February 23, 2010

  • Toyota’s response to safety issues questioned at congressional hearing
  • Justice Department report reveals lawyers’ roles in Bush torture policy
    (click here for web only version)
  • Reforms to federal oil and gas leasing to strengthen oversight on industry
  • Environmentalists use Hindu festival to draw attention to pollution of Ganges

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Senate to vote on jobs bill
With the help of 5 Republicans, including newly elected Scott Brown of Massachusetts, the Senate overcame efforts to block the job creation bill on Monday. That paves the way for final passage of the bill as early as tonight. FSRN’s Leigh Ann Caldwell reports.

Most of the 15 billion dollar package focuses on incentives for small businesses to begin hiring. Business owners are exempt from paying Social Security taxes on new workers who have been unemployed for 60 days. Republican Senator Chuck Grassley co-authored an earlier jobs proposal costing 85 billion dollars, but he voted against the new version. “Democratic leadership has a different view on this bill before us that is a partisan bill, particularly about tax extenders being in that bill.” Tax extenders, or tax cuts, for business and energy companies, were dropped from the Democrat’s new jobs bill. So were initiatives promoted by the left – including an extension of unemployment insurance and Cobra health insurance benefits. These provisions are expected to in the next jobs bill as early as this week. The House and the Senate will need to reconcile their vastly different bills. Leigh Ann Caldwell, FSRN, DC.

Supreme Court examines part of USA Patriot Act
The Supreme Court heard arguments today about an anti-terrorism law that bars “material support” to groups on the US terrorist list. The law was enacted in 1996 and updated as part of the USA Patriot Act. It’s being challenged in a suit filed by the Humanitarian Law Project. Their case was argued by attorney David Cole who described the group’s argument to the SCOTUS Blog: “This is a case about how far the government can go in criminalizing pure speech advocating only lawful peaceable activity in the name of fighting terrorism.” The Humanitarian Law Project says its work with groups like the Tamil Tigers focuses on encouraging nonviolent political change and should not be included under the scope of providing “material support” to designated terrorist organizations.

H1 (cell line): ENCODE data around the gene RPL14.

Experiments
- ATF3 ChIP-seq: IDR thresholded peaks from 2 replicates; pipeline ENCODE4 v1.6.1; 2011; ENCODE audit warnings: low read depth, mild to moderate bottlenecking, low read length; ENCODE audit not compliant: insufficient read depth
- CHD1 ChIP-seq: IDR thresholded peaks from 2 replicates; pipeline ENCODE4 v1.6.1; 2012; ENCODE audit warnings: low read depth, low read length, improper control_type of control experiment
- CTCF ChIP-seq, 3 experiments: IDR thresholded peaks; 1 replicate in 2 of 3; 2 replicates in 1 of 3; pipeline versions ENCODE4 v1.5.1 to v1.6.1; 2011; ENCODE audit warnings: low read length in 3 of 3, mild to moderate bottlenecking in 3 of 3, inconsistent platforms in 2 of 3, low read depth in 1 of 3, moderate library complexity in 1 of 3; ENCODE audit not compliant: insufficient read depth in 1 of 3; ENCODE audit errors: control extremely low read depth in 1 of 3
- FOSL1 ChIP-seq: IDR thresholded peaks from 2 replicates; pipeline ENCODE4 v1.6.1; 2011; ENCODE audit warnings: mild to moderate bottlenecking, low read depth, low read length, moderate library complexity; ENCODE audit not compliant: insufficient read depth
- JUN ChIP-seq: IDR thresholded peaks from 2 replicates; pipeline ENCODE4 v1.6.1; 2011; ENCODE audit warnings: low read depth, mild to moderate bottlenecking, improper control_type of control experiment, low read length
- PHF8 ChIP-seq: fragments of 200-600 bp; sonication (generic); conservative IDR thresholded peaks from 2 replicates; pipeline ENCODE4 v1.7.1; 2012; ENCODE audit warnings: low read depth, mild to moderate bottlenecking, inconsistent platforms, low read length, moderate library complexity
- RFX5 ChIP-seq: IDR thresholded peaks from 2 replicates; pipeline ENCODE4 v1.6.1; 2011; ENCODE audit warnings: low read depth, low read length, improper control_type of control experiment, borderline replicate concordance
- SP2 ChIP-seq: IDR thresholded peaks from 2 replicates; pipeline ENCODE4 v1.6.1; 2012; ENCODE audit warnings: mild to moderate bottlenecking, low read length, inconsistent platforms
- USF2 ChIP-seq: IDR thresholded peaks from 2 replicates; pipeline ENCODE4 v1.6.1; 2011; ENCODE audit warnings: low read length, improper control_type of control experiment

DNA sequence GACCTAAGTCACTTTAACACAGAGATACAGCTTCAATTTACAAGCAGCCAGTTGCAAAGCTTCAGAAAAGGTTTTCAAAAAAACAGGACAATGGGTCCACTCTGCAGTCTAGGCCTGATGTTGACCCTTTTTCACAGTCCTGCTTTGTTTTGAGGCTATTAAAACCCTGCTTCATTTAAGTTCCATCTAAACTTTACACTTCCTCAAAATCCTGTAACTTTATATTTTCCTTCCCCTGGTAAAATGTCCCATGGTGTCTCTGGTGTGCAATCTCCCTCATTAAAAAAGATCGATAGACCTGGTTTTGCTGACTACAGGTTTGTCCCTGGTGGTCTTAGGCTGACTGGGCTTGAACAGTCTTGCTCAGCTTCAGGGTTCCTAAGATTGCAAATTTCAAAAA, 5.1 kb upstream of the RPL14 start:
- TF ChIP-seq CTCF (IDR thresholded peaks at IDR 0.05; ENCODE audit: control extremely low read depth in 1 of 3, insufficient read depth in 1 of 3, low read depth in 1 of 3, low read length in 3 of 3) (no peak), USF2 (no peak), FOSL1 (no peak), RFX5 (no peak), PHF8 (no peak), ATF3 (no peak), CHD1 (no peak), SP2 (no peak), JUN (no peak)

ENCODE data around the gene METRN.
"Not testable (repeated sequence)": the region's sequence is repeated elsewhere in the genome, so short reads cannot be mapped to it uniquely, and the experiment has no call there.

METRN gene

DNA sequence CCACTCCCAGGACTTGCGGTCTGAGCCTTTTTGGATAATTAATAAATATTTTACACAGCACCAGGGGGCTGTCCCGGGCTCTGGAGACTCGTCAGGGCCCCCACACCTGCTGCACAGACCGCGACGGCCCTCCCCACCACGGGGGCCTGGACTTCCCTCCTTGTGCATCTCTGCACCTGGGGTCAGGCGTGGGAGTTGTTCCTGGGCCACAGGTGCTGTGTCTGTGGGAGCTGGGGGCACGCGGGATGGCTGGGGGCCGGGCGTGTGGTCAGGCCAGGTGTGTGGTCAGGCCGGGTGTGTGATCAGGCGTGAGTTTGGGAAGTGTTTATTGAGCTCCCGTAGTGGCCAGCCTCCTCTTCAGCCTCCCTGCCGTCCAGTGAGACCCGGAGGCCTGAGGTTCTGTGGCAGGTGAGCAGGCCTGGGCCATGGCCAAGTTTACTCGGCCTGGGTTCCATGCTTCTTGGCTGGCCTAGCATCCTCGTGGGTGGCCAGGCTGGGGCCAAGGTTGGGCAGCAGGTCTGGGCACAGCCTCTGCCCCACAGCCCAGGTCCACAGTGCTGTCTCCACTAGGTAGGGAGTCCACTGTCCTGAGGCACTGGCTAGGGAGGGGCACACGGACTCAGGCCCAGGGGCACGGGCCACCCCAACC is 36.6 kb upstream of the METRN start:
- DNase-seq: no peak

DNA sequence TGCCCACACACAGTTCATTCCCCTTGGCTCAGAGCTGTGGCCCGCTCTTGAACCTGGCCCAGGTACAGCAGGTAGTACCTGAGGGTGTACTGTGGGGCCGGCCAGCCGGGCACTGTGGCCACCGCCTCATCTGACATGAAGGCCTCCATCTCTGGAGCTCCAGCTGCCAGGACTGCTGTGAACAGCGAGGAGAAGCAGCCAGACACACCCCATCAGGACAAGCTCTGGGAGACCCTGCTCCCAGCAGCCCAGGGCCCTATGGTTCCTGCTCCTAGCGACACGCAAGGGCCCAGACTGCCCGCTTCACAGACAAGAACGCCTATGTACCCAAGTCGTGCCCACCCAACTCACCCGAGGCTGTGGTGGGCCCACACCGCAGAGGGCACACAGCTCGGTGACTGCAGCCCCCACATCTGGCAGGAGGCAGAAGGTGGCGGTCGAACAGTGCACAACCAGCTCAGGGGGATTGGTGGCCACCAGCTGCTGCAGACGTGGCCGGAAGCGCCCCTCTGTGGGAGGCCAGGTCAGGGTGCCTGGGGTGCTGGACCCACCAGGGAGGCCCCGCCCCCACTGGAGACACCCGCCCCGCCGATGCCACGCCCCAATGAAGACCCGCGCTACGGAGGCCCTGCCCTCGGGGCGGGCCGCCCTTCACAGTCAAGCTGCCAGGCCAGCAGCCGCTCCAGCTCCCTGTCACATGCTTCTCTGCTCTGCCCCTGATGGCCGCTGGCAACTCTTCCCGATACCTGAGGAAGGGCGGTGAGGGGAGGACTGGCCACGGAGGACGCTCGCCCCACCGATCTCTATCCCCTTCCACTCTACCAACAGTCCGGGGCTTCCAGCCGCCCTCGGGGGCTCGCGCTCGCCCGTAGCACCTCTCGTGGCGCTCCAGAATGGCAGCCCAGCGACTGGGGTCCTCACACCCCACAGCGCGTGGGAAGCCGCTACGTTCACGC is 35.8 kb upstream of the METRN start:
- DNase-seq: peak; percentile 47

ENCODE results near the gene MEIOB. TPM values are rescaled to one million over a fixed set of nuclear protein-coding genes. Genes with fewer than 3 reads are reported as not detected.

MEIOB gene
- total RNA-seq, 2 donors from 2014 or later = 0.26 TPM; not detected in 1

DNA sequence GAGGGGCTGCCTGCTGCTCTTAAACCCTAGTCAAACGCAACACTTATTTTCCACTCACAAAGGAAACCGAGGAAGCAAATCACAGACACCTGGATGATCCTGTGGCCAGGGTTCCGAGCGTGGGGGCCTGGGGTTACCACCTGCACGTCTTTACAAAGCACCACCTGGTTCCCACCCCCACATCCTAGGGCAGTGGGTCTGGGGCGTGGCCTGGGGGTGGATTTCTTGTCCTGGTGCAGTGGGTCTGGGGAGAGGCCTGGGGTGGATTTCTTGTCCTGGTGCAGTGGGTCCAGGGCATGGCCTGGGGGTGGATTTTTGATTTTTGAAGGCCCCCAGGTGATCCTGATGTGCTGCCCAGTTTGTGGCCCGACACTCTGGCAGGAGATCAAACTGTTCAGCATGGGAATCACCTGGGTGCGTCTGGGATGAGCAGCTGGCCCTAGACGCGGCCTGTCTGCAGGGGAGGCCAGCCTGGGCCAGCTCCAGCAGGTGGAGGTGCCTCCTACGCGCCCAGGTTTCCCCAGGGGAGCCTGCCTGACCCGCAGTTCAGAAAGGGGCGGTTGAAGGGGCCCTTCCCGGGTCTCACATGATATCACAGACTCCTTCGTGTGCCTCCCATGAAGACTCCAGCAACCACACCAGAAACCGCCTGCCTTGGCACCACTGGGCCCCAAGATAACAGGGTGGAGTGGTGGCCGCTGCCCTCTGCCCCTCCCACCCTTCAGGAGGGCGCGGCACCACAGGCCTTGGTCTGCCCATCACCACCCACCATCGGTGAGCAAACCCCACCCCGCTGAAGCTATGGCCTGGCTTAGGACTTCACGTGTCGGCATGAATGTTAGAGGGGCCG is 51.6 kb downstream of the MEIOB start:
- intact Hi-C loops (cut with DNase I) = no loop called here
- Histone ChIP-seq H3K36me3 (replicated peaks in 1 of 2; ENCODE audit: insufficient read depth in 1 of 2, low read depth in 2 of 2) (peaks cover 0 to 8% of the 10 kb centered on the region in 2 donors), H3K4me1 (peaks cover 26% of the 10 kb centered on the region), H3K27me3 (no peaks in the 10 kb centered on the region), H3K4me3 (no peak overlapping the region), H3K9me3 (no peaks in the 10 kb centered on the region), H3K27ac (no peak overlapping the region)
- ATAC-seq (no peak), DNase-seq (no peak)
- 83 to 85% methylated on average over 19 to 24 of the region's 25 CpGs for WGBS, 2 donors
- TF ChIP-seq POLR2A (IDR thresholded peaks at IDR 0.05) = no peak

Oil drilling reignites Argentina’s claim to Falkland Islands
As a British oil company begins to drill near the Falkland Islands, Argentina rallied support from Latin American leaders for its claim to the disputed territory. FSRN’s Marie Trigona reports from Buenos Aires.

The British company’s decision to begin exploring for oil near the Falkland Islands on Monday sparked a new diplomatic dispute over the territory off of the coast of Argentina. Speaking in Mexico at the Summit of Latin American and Caribbean Unity, Argentina’s President Cristina Fernandez de Kirchner claimed sovereignty over what it calls the Malvinas Islands. “I thank you in the name of my country the support we have received from this summit over our claims over the Malvinas Islands and legitimate right to demand that Great Britain sit down in negotiations.” Argentina has disputed Great Britain’s sovereignty over the islands since the two countries fought a two-month war over them in 1982. The new drilling by the British company, Desire Petroleum, is exploratory and expected to last 30 days. The company says the area may contain up to four billion barrels of oil. At the summit in Mexico, several Latin American leaders including – Venezuelan President Hugo Chavez and Nicaraguan President Daniel Ortega – approved a declaration in support of Argentina’s claims to the islands and the surrounding waters. Marie Trigona FSRN Buenos Aires.


Angry crowd attacks police in outskirts of Mexico City 
A township in southern Mexico City turned into an urban battlefield last night as hundreds of angry residents faced off with riot police trying to rescue federal agents from a lynching. FSRN’s Shannon Young has more.